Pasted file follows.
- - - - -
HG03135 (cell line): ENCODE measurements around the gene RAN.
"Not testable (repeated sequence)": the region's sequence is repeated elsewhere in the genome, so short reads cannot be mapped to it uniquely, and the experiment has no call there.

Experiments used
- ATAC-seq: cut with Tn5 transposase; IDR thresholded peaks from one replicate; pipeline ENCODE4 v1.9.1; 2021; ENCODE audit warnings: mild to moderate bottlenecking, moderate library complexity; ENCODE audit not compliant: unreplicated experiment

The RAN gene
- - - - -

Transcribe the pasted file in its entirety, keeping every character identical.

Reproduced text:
HG03135 (cell line): ENCODE measurements around the gene RAN.
"Not testable (repeated sequence)": the region's sequence is repeated elsewhere in the genome, so short reads cannot be mapped to it uniquely, and the experiment has no call there.

Experiments used
- ATAC-seq: cut with Tn5 transposase; IDR thresholded peaks from one replicate; pipeline ENCODE4 v1.9.1; 2021; ENCODE audit warnings: mild to moderate bottlenecking, moderate library complexity; ENCODE audit not compliant: unreplicated experiment

The RAN gene